New commanders of Space Force and STRATCOM confirmed by Senate
Stars and Stripes September 30, 2022
WASHINGTON — New commanders are slated to take the helm of the Space Force and U.S. Strategic Command following unanimous votes of approval by the Senate.
Lt. Gen. Bradley C. Saltzman will command the Space Force, becoming just the second chief in the young service’s history, and Air Force Gen. Anthony Cotton will lead STRATCOM, which oversees the nation’s nuclear arsenal.
The Senate confirmed the leaders on Thursday ahead of an October recess.
Saltzman has served as the deputy chief of space operations for operations, cyber, and nuclear for the past two years. Space Force was established in 2019 to operate and defend military satellites and ground stations.
At Saltzman’s confirmation hearing, he called for a shift to more resilient space architecture to counter threats from China and Russia and said he would seek to recruit guardians with highly technical skills and give them robust training.
“If we have exquisite weapons systems, exquisite systems on orbit to provide joint capabilities but our guardians and our operators don’t have the skills, the training, the experience they need to make the most of their systems, then I feel like we’re not fully combat ready,” Saltzman told the Senate Armed Services Committee earlier this month.
The Space Force is expected to expand by 200 guardians in fiscal 2023, from 8,400 guardians to 8,600. Most service members are transferred from other military branches, as Saltzman was from the Air Force.
Saltzman in his new role will succeed Gen. John Raymond, who has led the service since its inception and will retire this year.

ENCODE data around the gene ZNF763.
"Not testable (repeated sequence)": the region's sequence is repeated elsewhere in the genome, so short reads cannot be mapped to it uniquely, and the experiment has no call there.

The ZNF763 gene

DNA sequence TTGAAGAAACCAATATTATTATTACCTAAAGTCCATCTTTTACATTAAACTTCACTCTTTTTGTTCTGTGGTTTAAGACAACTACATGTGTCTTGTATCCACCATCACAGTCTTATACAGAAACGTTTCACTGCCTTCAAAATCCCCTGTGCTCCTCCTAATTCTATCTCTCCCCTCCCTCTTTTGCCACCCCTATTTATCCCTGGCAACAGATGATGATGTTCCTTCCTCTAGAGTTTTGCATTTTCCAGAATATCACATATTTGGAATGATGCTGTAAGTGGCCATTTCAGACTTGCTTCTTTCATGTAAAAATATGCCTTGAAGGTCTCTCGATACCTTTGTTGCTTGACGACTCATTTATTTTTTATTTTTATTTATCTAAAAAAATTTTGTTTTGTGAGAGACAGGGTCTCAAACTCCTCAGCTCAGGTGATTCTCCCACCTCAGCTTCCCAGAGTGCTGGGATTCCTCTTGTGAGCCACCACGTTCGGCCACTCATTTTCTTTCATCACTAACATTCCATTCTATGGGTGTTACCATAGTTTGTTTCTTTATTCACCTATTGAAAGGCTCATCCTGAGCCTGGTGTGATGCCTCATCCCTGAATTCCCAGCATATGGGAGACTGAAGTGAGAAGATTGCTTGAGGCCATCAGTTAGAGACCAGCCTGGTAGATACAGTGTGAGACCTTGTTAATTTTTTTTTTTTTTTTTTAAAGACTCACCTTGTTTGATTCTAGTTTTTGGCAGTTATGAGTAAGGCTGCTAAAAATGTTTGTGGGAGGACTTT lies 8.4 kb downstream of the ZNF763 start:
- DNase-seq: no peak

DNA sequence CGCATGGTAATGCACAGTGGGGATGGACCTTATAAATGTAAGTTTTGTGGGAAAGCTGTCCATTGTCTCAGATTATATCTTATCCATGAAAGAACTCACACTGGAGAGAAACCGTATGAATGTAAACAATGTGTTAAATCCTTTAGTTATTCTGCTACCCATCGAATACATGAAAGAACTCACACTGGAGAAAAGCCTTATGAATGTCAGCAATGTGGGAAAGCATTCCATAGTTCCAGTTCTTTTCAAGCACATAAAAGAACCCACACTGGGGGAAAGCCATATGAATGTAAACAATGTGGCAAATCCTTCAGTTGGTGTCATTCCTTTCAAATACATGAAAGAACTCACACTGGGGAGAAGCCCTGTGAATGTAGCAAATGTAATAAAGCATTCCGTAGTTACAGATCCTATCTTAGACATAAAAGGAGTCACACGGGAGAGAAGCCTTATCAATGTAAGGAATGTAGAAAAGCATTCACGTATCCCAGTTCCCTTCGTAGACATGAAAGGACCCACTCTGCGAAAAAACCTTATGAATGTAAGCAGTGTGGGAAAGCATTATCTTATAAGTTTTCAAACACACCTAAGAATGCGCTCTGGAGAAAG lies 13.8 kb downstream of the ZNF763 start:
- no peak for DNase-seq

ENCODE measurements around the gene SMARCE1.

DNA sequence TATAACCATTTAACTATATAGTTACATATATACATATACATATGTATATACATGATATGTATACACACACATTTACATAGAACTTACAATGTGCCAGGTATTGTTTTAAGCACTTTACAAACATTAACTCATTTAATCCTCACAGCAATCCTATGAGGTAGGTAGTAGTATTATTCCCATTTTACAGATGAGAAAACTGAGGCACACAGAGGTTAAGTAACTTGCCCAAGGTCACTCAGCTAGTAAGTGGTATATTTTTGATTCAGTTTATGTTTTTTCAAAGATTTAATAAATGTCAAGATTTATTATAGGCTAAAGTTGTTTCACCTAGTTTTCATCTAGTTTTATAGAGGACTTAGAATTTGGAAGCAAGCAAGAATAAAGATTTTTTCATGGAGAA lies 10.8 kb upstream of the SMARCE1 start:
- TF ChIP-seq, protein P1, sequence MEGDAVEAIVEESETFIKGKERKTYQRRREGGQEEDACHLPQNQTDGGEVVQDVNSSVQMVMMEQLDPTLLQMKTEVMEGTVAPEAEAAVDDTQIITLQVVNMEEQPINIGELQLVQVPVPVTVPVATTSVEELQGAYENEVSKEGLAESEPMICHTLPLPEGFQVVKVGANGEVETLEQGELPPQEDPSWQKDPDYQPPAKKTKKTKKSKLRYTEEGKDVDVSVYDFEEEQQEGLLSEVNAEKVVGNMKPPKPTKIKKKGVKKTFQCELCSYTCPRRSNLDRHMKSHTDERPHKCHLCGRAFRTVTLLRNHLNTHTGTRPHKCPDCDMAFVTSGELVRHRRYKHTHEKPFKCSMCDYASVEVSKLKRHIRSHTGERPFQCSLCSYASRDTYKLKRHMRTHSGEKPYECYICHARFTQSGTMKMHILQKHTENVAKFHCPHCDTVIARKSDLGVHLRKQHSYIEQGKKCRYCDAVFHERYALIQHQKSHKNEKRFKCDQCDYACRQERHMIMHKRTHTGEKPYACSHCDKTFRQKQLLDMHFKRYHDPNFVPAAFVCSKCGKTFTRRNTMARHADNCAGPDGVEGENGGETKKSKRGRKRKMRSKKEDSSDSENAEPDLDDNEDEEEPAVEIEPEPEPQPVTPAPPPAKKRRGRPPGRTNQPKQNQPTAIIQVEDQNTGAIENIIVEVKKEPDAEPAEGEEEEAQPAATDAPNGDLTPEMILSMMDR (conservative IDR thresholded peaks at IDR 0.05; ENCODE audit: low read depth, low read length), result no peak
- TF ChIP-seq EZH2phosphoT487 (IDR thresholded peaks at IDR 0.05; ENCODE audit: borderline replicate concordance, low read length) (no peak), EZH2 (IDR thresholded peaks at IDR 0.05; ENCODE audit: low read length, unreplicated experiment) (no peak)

Cotton will take charge of STRATCOM after serving as deputy commander and commander of Air Force Global Strike Command, a position that he has held since 2021. He will replace Strategic Command’s outgoing chief, Navy Adm. Charles Richard.
During Cotton’s confirmation hearing, he said the U.S. needed to recalibrate its nuclear defense strategy to reflect the rising power of China, which has put the U.S. in three-way nuclear competition alongside Russia for the first time in history.
“We have seen the incredible expansiveness of what they’re doing with their nuclear force. … They have a bona fide triad now,” Cotton told senators this month. “We’re going to have to understand more deeply the Chinese nuclear strategy.”
As commander, Cotton said he would chiefly focus on deterrence and modernizing the U.S. nuclear triad, a nuclear force structure consisting of land-launched nuclear missiles, nuclear-missile-armed submarines and aircraft with nuclear bombs and missiles.
He said the U.S. needs to be a leader in preventing another nuclear arms race, though he cautioned the service members under his command would be ready to take any action, if necessary.
“The role that I would play as commander is to make sure that those 150,000 men and women that are supporting Strategic Command are prepared to do what some folks might think is the unthinkable,” he said.